At their best, author events are the writer’s chance to meet the reading audience, the people who like what you like and read what you write. At their worst, the events are awkward, sparse, and embarrassing, both for the browser and the author. We sit behind tables, our book covers marketing our wares. We’re usually willing to talk, and we’d be happy with just talk most of the time, even if we don’t sell a book. On the other side of the table, however, browsers often want to browse without having to engage a garrulous writer. I’m always grateful when someone wants to talk.
Last summer I was part of Authors Night at the annual conference of the Oregon-California Trails Association, known as OCTA. OCTA folk like to follow and mark trails, particularly the Oregon Trail and its offshoots. I went along on several outings of the Northwest chapter as I was researching Hiking Washington’s History. They led me to markers for the Mullan Road, to campsites of the Lewis and Clark expedition, to wild onion fields on the Umatilla reservation, to remnants of the Cowlitz Trail from the Columbia River to Puget Sound. Much of the time we were driving and communicating by walkie-talkie, but we stopped to walk in historic paths when they were known and accessible. I owe these folks—Tuck and Kay Forsythe, Lethene Parks, Susan and Chuck Hornbuckle, Don Popejoy—for their local and persistent research into their favorite historic trails.
So I sat there behind a pile of books waiting for friends and comments, and they came: a woman who claimed Cape Flattery as her favorite place in the world and told me of watching birds of prey circling the caves of the cliffs there on their March migration. I’ve been to Cape Flattery three times (named by Captain Cook who “flattered” himself he would find a safe harbor there); it is never a safe harbor and must be especially unnerving in March.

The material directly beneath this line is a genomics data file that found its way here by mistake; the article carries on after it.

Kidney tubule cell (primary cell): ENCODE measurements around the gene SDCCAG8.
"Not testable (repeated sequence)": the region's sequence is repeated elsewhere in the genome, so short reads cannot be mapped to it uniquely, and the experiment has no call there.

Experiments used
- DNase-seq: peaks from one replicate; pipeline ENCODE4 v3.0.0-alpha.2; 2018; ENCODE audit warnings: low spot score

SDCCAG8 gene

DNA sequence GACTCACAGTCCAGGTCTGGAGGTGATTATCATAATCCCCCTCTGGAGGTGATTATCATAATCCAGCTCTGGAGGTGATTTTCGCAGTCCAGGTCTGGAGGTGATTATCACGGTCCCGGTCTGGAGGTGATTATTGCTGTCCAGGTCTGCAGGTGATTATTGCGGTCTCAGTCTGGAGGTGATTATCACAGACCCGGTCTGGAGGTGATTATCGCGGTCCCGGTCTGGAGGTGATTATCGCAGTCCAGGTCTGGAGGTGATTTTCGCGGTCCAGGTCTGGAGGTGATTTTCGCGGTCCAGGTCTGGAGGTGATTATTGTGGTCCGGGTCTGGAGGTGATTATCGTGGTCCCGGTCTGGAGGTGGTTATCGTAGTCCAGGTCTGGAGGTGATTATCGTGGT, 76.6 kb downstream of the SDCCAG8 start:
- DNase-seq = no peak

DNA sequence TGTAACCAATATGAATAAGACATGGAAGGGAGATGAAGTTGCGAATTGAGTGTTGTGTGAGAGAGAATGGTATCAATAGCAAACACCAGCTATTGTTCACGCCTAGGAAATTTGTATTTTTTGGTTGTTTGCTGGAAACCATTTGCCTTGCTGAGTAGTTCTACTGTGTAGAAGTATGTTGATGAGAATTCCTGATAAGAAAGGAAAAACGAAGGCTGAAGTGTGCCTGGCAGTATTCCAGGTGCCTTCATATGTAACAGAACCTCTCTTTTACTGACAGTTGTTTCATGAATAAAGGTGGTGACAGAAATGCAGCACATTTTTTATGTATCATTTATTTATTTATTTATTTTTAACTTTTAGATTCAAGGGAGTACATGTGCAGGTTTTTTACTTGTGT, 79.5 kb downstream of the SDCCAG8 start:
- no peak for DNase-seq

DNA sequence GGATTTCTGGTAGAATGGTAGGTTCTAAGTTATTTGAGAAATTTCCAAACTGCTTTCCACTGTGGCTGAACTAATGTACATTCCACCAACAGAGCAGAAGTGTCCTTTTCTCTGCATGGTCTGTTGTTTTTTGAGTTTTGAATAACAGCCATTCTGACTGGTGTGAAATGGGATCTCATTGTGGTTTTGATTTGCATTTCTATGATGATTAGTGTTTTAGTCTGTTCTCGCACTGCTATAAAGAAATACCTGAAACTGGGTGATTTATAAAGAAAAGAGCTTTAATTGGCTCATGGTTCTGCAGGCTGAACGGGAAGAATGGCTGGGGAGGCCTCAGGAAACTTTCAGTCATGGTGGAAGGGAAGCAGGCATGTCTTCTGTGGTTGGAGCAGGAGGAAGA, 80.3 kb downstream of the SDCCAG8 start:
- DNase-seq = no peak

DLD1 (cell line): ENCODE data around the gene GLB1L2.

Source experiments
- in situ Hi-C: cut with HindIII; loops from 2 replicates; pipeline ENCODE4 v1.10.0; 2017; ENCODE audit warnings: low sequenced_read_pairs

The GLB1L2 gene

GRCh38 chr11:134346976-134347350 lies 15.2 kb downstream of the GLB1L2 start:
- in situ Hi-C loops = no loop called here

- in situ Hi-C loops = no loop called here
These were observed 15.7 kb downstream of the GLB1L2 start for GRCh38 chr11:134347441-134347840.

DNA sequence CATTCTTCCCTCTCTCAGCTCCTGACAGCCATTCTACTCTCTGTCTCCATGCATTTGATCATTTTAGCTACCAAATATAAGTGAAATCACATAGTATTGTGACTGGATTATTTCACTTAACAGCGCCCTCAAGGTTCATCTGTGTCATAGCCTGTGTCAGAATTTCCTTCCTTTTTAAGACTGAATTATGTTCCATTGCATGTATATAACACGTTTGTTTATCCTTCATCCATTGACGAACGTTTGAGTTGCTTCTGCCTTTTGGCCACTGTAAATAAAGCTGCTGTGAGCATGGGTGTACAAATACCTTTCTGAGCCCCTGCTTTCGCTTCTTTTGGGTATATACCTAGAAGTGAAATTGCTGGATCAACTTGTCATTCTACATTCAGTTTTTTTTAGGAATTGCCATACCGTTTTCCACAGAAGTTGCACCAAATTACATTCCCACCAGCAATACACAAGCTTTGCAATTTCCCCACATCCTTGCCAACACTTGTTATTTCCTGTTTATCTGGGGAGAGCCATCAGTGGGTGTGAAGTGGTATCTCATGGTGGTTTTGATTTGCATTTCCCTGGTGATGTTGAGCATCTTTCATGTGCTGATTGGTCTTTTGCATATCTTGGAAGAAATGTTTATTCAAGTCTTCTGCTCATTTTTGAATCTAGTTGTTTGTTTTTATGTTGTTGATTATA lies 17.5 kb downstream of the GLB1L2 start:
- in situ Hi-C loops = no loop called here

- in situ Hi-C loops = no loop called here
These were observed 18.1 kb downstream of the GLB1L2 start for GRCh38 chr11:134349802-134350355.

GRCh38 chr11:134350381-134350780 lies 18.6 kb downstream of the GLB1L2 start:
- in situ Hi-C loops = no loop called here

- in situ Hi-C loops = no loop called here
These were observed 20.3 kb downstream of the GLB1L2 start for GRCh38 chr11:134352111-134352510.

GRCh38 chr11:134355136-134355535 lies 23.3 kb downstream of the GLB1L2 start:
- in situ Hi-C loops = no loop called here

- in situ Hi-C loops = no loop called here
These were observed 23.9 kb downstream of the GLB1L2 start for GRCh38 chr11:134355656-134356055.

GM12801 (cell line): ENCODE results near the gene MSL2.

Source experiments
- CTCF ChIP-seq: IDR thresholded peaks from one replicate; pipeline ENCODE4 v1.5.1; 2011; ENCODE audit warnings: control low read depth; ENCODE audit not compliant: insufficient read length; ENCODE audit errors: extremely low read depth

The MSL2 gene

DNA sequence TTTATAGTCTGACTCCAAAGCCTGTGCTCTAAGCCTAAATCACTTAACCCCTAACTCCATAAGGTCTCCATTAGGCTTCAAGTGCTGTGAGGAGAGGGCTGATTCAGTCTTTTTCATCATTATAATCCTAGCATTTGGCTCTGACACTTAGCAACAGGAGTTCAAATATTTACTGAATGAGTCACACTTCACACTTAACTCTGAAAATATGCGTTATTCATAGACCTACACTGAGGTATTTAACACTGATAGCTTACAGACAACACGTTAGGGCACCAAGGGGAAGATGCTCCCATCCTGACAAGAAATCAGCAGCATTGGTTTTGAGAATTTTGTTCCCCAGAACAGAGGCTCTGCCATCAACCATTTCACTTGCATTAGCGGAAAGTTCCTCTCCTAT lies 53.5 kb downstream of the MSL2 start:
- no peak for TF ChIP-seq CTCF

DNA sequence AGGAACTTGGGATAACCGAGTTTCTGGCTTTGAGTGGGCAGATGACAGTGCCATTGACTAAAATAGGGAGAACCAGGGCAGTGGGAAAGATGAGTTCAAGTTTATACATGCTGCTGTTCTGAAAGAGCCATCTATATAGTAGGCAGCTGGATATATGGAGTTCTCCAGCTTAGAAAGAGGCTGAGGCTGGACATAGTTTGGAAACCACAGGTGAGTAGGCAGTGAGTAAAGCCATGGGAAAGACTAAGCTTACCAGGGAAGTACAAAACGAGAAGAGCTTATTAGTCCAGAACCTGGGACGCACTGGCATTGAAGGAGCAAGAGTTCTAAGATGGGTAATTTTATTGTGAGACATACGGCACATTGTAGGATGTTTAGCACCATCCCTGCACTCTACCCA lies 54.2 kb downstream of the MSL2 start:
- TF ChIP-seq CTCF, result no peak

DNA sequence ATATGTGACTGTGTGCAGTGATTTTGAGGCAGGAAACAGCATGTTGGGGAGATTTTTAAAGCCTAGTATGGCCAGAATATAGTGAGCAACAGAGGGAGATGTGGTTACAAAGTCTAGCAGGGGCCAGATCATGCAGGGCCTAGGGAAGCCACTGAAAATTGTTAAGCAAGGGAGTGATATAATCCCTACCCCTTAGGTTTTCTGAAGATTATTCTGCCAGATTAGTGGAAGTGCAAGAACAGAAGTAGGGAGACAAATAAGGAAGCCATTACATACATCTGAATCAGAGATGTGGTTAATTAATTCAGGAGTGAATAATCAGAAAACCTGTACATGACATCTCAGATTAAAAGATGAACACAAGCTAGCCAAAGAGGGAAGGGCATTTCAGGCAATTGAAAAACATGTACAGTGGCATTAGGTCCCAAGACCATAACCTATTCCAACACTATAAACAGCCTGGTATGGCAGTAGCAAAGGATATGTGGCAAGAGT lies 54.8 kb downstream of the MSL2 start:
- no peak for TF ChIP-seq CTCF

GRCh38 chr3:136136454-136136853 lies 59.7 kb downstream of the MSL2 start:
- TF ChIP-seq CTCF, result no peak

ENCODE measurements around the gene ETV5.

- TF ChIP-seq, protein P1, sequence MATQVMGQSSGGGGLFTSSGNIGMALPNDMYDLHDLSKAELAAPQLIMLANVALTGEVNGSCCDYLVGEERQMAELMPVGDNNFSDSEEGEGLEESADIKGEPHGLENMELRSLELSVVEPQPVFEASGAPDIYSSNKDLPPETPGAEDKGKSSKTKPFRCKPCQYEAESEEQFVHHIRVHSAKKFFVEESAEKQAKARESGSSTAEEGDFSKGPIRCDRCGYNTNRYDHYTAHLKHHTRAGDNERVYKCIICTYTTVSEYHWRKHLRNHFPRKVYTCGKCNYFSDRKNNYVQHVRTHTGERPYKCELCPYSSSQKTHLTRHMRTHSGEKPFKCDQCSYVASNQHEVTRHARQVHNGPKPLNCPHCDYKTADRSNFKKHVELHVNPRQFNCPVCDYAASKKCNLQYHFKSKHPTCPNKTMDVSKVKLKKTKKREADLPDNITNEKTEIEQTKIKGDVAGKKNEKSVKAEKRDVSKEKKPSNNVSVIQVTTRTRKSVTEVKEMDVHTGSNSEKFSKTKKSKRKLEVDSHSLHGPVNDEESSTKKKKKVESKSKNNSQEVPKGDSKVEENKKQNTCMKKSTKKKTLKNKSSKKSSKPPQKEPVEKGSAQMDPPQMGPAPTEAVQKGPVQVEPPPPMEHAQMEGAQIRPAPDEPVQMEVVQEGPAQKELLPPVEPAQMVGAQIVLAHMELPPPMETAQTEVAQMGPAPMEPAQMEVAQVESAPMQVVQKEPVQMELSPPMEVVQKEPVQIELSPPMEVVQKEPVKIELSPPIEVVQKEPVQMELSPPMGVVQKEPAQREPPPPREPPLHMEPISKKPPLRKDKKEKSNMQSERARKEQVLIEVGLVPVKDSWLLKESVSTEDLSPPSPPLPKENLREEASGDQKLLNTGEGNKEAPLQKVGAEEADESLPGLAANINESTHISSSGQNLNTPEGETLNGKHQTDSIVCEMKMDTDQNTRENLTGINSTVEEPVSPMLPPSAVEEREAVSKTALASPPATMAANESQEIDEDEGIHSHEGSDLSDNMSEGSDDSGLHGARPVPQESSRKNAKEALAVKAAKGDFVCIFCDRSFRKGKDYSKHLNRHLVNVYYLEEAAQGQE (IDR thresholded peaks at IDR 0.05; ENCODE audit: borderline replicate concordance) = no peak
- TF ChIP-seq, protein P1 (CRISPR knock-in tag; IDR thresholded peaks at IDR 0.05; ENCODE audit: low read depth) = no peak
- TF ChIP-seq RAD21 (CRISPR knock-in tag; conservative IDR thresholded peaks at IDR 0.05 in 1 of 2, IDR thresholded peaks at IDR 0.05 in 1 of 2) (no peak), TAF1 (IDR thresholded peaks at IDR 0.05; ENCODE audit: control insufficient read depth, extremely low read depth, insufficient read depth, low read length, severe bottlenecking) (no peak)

I met a couple from Lacey, WA who lead hikes on the Naches Pass Trail, a cut-off from the Oregon Trail that led over the Cascade Mountains north of Mt. Rainier. They are advocating for its placement on the National Register of Trails, which would not save it from wheeled incursions but might force some respect. A woman from Starbucks, Washington, which I have been to, shared her enthusiasm for the Mullan Road. I sat at a table next to Brooks Geer Ragen whose new book, The Meek Cutoff, Tracing the Oregon Trail’s Lost Wagon Train of 1845, drew much interest.
In my own browsing of the tables I found historic trails in other parts of the country—the Cherokee Trail—and a hiker/writer planning to produce video of himself hiking the Oregon Trail for an adventure cable station. My raffle ticket won two bottles of Ellensburg wine. So although I didn’t sell many books—these folks already had it—the evening was a quiet success, which is often the best kind.